Now, in the httpd-ssl.conf file, you need to make the following adjustments. Go to the first VirtualHost block. Make sure the DocumentRoot is set to where you want to house your secure web pages. The default is the main htdocs folder. If you want to make your secure pages separate from your regular pages, you should specify a different document root. I will change the path to htdocs_ssl for this reason.

Next, look down at the line that begins SSLCipherSuite. This is a list of allowed and disallowed encryption standards, and in which order they are prefered. If we had a public site, we would probably want an inclusive list, so even people with old browers or otherwise weak encryption could still connect if they wanted to. For a home intranet or some other private use, a more exclusive policy is preferable. I will change this line to only allow medium to string encryption standards. You can copy my line if you'd like.

SSLCipherSuite RSA:!EXP:!NULL:+HIGH:+MEDIUM:-LOW

Next, go down to SSLCertificateFile and SSLCertificateKeyFile, and make sure they are paths to the files we created earlier. If you are using the unencrypted server key, you should change that file name from server.key to server.pem.

Finally, if you have your secure pages in a separate directory, you will need to create a set of permissions for it so the users to want can access it. My Directory block is very permissive. You can of course change this however you need to.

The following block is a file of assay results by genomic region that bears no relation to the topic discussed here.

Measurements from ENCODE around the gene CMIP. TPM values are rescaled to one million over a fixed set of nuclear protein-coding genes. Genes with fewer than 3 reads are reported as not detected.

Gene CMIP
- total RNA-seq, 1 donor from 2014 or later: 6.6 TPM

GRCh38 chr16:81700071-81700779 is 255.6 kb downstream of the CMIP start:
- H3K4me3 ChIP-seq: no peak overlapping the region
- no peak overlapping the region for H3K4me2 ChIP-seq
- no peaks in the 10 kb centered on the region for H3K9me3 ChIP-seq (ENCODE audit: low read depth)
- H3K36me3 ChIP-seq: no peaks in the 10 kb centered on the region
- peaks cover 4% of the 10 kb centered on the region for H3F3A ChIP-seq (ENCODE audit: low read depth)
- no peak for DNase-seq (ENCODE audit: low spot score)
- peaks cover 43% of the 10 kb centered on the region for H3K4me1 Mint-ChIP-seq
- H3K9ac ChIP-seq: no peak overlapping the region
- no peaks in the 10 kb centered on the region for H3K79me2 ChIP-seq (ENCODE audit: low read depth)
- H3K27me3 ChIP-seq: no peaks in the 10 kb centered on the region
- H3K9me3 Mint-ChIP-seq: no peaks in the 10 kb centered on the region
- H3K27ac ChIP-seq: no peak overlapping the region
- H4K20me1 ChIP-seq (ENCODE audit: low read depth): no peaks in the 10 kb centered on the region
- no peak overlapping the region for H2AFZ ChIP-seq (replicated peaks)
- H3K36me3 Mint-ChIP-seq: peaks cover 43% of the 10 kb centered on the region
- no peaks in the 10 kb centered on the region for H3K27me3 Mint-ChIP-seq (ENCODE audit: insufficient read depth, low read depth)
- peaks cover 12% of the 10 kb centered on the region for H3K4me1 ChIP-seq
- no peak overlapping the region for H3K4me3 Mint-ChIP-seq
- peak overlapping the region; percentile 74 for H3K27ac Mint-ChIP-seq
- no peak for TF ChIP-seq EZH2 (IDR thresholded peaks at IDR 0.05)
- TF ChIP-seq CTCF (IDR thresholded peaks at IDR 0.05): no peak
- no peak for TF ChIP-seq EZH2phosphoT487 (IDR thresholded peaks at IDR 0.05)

AllowOverride AuthConfig Order Allow,Deny Allow from all

Now that everything is set up, all we need to do is restart the web server. I put a test file in the htdocs_ssl directory already so we can test it out.

I am connected to my webserver through an ssh tunnel, which is why I'm accessing it on a strange port. If you did not change the https port from 443, then you won't need a port qualification at all. Make sure you access your page at https and not http. As you can see, the browser comes up with a warning that the certificate for the site is not valid. This is because we signed it ourselves. The warning is particularly dire on firefox 3, as it should be, but we can ignore it because we were expecting it. Never visit a site where you get this warning where you will need to divulge personal information, like a credit card number. It could be you are a victim of a man in the middle attack.

And the secure web server is now working. The is a small lock in the bottom of the browser to show that the connection is encrypted. Thanks for watching.

Topic revision: r2 - 2008.12.24 - PaulReiber
 
Copyright © is by author. All material on this collaboration platform is the property of its contributing author.